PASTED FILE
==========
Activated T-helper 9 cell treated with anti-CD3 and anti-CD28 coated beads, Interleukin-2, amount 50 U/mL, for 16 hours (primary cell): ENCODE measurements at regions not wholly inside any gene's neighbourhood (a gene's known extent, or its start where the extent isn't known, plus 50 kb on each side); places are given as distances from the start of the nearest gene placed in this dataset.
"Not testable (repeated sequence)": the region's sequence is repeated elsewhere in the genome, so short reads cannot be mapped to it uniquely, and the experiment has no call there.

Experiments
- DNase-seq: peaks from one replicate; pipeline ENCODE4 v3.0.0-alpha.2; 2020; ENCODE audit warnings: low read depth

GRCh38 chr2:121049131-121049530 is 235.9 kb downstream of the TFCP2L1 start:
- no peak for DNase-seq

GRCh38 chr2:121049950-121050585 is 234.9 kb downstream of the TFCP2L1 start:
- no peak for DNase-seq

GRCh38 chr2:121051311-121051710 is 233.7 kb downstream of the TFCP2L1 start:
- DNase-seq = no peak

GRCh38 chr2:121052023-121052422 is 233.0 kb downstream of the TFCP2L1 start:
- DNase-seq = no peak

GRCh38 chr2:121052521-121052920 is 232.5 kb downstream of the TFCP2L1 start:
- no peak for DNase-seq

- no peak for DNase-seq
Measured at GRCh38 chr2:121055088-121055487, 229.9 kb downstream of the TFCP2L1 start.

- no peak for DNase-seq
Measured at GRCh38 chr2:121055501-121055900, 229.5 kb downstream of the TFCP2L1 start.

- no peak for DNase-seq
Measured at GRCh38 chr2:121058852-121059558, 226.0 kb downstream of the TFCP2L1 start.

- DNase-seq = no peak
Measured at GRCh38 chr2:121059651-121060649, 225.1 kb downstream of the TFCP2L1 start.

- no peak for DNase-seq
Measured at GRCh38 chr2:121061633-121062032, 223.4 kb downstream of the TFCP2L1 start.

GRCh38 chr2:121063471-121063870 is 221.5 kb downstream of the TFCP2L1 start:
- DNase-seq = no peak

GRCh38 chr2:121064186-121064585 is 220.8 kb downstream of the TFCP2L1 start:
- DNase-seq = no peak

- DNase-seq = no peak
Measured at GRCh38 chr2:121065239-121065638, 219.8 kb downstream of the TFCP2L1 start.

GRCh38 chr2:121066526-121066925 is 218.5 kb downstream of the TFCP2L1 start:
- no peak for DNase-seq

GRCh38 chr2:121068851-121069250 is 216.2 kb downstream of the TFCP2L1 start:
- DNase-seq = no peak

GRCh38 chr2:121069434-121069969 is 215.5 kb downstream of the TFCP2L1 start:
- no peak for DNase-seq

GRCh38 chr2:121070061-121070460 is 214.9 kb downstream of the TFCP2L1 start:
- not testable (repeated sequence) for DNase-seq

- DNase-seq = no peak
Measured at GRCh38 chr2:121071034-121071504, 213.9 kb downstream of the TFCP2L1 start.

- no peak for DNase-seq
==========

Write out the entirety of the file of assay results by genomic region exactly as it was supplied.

Activated T-helper 9 cell treated with anti-CD3 and anti-CD28 coated beads, Interleukin-2, amount 50 U/mL, for 16 hours (primary cell): ENCODE measurements at regions not wholly inside any gene's neighbourhood (a gene's known extent, or its start where the extent isn't known, plus 50 kb on each side); places are given as distances from the start of the nearest gene placed in this dataset.
"Not testable (repeated sequence)": the region's sequence is repeated elsewhere in the genome, so short reads cannot be mapped to it uniquely, and the experiment has no call there.

Experiments
- DNase-seq: peaks from one replicate; pipeline ENCODE4 v3.0.0-alpha.2; 2020; ENCODE audit warnings: low read depth

GRCh38 chr2:121049131-121049530 is 235.9 kb downstream of the TFCP2L1 start:
- no peak for DNase-seq

GRCh38 chr2:121049950-121050585 is 234.9 kb downstream of the TFCP2L1 start:
- no peak for DNase-seq

GRCh38 chr2:121051311-121051710 is 233.7 kb downstream of the TFCP2L1 start:
- DNase-seq = no peak

GRCh38 chr2:121052023-121052422 is 233.0 kb downstream of the TFCP2L1 start:
- DNase-seq = no peak

GRCh38 chr2:121052521-121052920 is 232.5 kb downstream of the TFCP2L1 start:
- no peak for DNase-seq

- no peak for DNase-seq
Measured at GRCh38 chr2:121055088-121055487, 229.9 kb downstream of the TFCP2L1 start.

- no peak for DNase-seq
Measured at GRCh38 chr2:121055501-121055900, 229.5 kb downstream of the TFCP2L1 start.

- no peak for DNase-seq
Measured at GRCh38 chr2:121058852-121059558, 226.0 kb downstream of the TFCP2L1 start.

- DNase-seq = no peak
Measured at GRCh38 chr2:121059651-121060649, 225.1 kb downstream of the TFCP2L1 start.

- no peak for DNase-seq
Measured at GRCh38 chr2:121061633-121062032, 223.4 kb downstream of the TFCP2L1 start.

GRCh38 chr2:121063471-121063870 is 221.5 kb downstream of the TFCP2L1 start:
- DNase-seq = no peak

GRCh38 chr2:121064186-121064585 is 220.8 kb downstream of the TFCP2L1 start:
- DNase-seq = no peak

- DNase-seq = no peak
Measured at GRCh38 chr2:121065239-121065638, 219.8 kb downstream of the TFCP2L1 start.

GRCh38 chr2:121066526-121066925 is 218.5 kb downstream of the TFCP2L1 start:
- no peak for DNase-seq

GRCh38 chr2:121068851-121069250 is 216.2 kb downstream of the TFCP2L1 start:
- DNase-seq = no peak

GRCh38 chr2:121069434-121069969 is 215.5 kb downstream of the TFCP2L1 start:
- no peak for DNase-seq

GRCh38 chr2:121070061-121070460 is 214.9 kb downstream of the TFCP2L1 start:
- not testable (repeated sequence) for DNase-seq

- DNase-seq = no peak
Measured at GRCh38 chr2:121071034-121071504, 213.9 kb downstream of the TFCP2L1 start.

- no peak for DNase-seq